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Anatomy Atlases: Atlas of Microscopic Anatomy: Section 1 - Cells Atlas of Microscopic Anatomy: Section 4 - Blood

Plate 4.59: Bone Marrow

Developing eosinophils

Ronald A. Bergman, Ph.D., Adel K. Afifi, M.D., Paul M. Heidger, Jr., Ph.D.
Peer Review Status: Externally Peer Reviewed

Developing eosinophils

Plate 4.59: Bone Marrow

Human, air-dried marrow smear, Wright's stain, 1416 x.

Myeloblast: Stem cell of the leucocytic series. It has a rounded large nucleus and lightly basophilic agranular cytoplasm. See also Plate 58.

Eosinophilic myelocyte: These develop from myeloblasts. Specific acidophilic granules appear in cytoplasm. The nucleus is rounded or oval. Chromatin of nucleus is coarser than in the myeloblast. This cell is capable of division.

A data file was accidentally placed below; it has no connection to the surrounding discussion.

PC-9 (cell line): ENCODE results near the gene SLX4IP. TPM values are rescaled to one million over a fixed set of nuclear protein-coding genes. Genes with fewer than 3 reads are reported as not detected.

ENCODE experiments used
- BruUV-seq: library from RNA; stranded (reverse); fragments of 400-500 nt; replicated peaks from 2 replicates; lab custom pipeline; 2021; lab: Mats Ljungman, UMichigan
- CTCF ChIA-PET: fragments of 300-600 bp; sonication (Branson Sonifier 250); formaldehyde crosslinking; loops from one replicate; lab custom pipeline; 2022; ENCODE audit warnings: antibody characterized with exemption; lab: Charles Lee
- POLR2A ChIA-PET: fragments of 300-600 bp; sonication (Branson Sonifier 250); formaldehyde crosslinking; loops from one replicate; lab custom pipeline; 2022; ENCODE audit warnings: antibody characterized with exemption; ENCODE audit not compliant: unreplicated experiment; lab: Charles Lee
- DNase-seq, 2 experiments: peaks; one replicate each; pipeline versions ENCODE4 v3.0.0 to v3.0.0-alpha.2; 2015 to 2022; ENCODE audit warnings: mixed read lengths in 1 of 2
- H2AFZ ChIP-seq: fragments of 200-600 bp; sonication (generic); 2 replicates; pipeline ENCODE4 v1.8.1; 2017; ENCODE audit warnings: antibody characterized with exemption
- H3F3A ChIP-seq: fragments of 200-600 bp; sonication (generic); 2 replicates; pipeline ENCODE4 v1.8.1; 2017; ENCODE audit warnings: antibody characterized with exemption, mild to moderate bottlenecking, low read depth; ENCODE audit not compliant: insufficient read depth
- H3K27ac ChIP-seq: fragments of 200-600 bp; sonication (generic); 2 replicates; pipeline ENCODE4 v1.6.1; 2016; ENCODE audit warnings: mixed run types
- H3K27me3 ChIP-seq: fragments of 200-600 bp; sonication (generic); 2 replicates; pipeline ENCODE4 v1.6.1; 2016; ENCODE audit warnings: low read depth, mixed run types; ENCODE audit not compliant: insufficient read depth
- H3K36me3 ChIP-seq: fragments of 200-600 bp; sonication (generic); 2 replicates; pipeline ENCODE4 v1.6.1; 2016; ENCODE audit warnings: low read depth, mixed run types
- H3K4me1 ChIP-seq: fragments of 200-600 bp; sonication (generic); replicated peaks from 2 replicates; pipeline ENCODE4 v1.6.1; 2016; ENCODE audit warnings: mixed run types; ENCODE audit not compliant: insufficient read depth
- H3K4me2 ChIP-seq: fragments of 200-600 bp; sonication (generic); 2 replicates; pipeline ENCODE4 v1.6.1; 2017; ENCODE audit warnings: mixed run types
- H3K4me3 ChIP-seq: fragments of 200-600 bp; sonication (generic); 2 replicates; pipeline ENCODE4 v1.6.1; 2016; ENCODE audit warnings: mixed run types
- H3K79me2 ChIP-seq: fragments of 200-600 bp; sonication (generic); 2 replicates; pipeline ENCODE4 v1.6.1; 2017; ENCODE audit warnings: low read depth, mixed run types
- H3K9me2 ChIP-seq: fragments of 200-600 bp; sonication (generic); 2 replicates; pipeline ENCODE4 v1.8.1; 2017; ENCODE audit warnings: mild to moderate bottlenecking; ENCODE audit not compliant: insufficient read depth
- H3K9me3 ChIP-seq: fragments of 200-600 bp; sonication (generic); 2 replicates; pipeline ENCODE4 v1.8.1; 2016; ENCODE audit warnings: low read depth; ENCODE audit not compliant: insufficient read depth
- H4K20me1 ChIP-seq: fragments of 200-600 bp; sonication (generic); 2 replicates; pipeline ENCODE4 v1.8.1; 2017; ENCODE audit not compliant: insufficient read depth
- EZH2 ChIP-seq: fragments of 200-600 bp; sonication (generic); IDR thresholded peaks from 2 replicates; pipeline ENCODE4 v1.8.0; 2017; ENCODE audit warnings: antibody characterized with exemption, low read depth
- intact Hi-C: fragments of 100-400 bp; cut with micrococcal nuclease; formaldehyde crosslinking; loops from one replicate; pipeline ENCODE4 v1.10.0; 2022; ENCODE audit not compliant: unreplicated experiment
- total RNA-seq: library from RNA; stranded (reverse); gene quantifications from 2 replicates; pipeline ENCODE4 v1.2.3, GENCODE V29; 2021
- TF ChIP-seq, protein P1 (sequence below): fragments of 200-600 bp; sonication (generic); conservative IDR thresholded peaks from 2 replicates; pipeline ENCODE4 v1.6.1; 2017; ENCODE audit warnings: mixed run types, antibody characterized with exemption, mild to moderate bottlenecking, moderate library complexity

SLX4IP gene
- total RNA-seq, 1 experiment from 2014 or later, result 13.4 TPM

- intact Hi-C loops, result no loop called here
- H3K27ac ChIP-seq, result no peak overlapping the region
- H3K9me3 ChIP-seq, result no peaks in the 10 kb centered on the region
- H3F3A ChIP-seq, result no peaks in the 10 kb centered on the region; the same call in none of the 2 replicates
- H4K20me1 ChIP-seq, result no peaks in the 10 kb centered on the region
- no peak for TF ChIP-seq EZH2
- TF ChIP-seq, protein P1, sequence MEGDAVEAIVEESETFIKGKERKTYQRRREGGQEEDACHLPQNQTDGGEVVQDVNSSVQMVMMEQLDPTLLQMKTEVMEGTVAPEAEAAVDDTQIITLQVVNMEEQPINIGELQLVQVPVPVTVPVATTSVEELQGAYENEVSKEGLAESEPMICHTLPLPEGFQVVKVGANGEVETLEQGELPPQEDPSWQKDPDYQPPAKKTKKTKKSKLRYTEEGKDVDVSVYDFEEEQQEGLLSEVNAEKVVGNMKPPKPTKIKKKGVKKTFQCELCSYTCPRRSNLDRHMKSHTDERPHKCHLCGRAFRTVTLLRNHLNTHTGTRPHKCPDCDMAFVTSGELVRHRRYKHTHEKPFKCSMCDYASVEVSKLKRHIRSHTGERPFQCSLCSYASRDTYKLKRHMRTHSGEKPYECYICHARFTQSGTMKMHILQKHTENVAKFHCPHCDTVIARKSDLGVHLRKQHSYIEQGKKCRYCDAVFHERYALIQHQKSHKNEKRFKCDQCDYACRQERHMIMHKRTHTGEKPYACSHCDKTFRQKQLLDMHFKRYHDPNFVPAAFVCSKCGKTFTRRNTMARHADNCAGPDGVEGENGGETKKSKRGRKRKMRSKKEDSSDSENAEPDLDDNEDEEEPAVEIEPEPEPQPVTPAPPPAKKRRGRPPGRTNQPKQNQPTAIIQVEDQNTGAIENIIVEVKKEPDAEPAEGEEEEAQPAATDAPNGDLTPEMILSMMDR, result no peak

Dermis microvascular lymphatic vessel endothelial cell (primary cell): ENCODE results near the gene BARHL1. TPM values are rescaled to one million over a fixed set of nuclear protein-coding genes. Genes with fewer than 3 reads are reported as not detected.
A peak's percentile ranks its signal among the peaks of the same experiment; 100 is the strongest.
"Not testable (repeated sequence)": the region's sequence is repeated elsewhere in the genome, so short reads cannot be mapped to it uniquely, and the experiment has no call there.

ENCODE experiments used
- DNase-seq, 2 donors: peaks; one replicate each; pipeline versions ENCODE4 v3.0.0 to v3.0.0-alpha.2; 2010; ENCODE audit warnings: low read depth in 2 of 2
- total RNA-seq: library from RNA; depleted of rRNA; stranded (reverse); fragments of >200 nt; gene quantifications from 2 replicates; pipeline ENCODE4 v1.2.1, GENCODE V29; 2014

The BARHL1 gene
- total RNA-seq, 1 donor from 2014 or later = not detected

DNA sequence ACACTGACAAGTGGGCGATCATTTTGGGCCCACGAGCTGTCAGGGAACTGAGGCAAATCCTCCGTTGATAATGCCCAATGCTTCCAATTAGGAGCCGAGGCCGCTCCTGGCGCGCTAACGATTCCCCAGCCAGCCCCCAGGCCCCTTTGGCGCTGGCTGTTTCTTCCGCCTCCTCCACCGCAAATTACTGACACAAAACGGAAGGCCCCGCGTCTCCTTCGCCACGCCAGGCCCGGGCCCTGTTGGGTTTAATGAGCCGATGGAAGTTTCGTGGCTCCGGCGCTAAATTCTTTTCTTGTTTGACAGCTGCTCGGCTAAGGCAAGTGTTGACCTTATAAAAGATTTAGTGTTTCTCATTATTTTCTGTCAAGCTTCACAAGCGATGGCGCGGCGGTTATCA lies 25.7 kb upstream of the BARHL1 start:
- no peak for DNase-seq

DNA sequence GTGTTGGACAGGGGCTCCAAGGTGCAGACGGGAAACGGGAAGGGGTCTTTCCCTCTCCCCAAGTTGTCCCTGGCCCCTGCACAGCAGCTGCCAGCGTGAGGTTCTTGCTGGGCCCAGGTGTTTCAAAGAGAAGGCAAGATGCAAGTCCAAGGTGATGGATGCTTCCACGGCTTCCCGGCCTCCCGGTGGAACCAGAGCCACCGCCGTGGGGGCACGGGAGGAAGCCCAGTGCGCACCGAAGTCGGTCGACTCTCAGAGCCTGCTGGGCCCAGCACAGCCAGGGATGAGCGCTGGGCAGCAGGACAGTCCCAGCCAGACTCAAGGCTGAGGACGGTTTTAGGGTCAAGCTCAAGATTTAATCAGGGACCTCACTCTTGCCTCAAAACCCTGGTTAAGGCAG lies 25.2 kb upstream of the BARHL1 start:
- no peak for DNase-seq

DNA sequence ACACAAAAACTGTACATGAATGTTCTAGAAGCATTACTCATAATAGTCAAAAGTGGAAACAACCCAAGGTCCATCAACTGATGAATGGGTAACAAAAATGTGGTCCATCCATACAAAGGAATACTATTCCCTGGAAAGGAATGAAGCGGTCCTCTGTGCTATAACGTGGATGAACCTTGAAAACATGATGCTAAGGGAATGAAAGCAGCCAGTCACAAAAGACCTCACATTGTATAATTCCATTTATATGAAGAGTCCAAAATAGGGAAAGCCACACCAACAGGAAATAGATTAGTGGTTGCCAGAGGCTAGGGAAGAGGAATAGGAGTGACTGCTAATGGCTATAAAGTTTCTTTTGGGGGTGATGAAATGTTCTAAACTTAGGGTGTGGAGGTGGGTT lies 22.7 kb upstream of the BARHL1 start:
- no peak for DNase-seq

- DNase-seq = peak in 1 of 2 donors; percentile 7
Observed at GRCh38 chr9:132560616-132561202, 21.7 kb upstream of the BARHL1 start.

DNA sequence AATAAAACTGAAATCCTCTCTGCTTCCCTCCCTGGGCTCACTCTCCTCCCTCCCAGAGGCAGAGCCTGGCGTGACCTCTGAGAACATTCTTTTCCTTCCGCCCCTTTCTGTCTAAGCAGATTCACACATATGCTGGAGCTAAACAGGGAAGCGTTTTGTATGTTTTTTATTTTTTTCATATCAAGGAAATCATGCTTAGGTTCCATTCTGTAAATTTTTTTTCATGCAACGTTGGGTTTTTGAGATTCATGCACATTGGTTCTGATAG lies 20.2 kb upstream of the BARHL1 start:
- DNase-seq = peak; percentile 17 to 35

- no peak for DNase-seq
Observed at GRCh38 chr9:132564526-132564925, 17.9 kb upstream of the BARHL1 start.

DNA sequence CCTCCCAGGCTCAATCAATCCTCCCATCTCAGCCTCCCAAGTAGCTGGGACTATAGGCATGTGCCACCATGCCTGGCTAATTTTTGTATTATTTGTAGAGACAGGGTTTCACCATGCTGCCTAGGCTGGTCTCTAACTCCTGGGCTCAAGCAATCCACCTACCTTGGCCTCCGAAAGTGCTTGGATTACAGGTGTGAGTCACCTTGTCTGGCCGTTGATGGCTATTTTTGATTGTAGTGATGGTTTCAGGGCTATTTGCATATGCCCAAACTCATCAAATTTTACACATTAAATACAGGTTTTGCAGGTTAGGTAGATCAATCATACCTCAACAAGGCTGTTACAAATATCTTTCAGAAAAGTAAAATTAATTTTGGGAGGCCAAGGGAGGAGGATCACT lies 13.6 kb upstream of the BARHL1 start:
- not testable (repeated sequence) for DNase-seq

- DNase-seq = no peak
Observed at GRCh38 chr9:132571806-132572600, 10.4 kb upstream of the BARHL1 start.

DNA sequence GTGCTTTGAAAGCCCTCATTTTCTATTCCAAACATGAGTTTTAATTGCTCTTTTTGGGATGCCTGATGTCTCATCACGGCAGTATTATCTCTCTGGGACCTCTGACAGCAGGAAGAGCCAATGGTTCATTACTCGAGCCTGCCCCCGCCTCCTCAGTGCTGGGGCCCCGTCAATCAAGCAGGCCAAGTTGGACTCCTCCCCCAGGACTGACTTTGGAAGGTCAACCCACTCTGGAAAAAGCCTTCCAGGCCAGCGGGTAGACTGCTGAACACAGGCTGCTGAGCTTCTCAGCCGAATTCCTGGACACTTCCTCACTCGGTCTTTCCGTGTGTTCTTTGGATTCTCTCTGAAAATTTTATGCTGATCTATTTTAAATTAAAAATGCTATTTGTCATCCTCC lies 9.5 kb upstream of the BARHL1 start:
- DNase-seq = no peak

Eosinophilic metamyelocyte: This cell is no longer capable of cell division. The nucleus is kidney- shaped or indented. Cytoplasm contains acidophilic granules.

Eosinophilic band: Immature or juvenile eosinophil. The nucleus is horseshoe- or drumstick-shaped, and there are eosinophilic granules in cytoplasm.

Segmented eosinophil: Mature eosinophil. The nucleus is lobulated and the lobes are connected with thin chromatin threads. There is abundant granular cytoplasm.

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